Jim Wallace, NPR
Oronto Douglas is an environmental lawyer and state official who would like to see more oil money remain in the Niger Delta. He took part in negotiations with the government this summer that attempted to change the formula for sharing oil revenue.
Jim Wallace, NPR
Alhaji Dokubo-Asari has become a Nigerian political celebrity with his call to create a new country in the Niger Delta, taking the oil money with it. He sits next to the flag he hopes will one day fly over an independent delta nation.
Nigeria produces so much oil that just the possibility of trouble there affects world markets.
All numbers are 2004 estimates.
Oil Production: 2.5 Million Barrels Per Day
Oil Sent To America: 1.1 Million Barrels Per Day
Oil Production Disrupted: 134,000 Barrels Per Day
Source: U.S. Energy Information Administration
Prices first approached $60 a barrel after this summer's threat to the U.S. consulate. Oil first hit $50 last fall after another news item from Nigeria.
That was when a rebel group ordered all oil companies out of the country. Alhaji Dokubo-Asari has become a Nigerian political celebrity, even though he denies being part of Nigeria.
He wants to separate from hundreds of other ethnic groups to form a new country, one with a lot of oil. Asari's far from making that happen. But he's come to personify the fear that Africa's most populous nation could someday break apart.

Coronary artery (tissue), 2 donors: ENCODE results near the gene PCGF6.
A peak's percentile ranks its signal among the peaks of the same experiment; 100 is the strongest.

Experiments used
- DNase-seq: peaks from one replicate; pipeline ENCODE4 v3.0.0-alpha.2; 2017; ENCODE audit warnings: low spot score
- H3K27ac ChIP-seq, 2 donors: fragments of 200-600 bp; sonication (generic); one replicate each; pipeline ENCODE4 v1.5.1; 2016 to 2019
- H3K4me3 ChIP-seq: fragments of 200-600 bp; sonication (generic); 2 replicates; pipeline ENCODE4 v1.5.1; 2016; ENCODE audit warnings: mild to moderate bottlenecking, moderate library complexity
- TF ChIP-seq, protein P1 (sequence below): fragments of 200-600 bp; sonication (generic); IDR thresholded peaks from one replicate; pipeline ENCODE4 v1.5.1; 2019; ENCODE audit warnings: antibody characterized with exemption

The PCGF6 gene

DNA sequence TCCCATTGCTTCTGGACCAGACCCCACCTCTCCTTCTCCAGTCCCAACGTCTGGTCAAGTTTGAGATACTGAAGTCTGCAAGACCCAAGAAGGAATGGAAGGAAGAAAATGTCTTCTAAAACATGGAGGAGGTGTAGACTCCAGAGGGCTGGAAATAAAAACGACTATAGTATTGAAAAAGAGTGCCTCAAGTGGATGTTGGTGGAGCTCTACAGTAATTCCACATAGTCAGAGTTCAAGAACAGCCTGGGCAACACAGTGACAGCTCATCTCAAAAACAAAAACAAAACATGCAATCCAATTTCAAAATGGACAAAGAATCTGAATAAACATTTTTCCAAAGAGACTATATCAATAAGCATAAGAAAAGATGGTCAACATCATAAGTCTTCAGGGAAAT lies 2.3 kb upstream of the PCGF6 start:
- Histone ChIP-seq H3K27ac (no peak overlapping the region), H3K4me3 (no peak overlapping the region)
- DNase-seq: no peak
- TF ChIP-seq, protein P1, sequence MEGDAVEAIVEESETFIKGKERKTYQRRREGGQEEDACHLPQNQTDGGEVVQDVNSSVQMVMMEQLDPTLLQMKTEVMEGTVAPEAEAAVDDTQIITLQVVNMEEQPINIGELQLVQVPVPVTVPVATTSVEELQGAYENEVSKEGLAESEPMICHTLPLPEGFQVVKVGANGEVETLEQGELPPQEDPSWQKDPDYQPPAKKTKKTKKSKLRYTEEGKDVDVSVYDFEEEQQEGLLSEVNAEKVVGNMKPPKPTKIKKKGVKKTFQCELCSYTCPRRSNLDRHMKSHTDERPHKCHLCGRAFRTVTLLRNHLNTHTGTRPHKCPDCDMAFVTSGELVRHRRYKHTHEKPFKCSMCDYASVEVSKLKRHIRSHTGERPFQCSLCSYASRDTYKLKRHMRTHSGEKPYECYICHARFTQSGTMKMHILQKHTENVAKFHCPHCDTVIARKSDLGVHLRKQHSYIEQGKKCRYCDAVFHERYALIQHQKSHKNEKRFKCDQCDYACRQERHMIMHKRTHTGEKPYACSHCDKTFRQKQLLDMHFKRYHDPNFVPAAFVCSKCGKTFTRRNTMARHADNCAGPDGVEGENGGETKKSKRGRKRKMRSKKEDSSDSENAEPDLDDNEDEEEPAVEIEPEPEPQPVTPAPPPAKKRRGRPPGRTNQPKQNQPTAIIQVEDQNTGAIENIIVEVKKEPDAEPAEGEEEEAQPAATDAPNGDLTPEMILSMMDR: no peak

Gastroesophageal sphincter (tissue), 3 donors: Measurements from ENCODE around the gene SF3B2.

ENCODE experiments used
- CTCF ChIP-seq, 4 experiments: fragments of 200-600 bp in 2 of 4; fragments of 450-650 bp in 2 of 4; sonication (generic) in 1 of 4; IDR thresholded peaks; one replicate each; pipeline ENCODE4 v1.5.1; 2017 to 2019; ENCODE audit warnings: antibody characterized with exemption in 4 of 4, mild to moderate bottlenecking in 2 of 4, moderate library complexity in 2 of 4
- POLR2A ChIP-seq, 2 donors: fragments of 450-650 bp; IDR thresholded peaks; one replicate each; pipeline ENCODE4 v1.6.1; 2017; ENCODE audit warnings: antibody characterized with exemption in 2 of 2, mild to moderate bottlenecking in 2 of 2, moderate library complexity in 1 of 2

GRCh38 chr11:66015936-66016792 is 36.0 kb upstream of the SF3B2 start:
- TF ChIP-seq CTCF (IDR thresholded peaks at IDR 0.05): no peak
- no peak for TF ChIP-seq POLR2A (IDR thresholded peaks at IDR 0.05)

Asari belongs to an ethnic group called Ijaws. He calls the oil-producing region "Ijawland."
He's a convert to Islam who likes to say that he admires Osama bin Laden. But government officials contend the real fuel of Asari's movement is fuel.
Nigeria's presidential spokesman, Femi Fani-Koyode, says Asari is "bunkering" — tapping oil pipelines.
But with his threats of violence and call for independence, Asari has become part of a larger debate over the future of the oil region.
Oronto Douglas is an environmental lawyer and state official. Unlike Asari, he doesn't call for independence. But he says anything could happen if the people stay poor.
This summer, Douglas was a delegate to a national meeting about the country's future. The delegates from the Niger River Delta walked out because they wanted a bigger share of the oil money.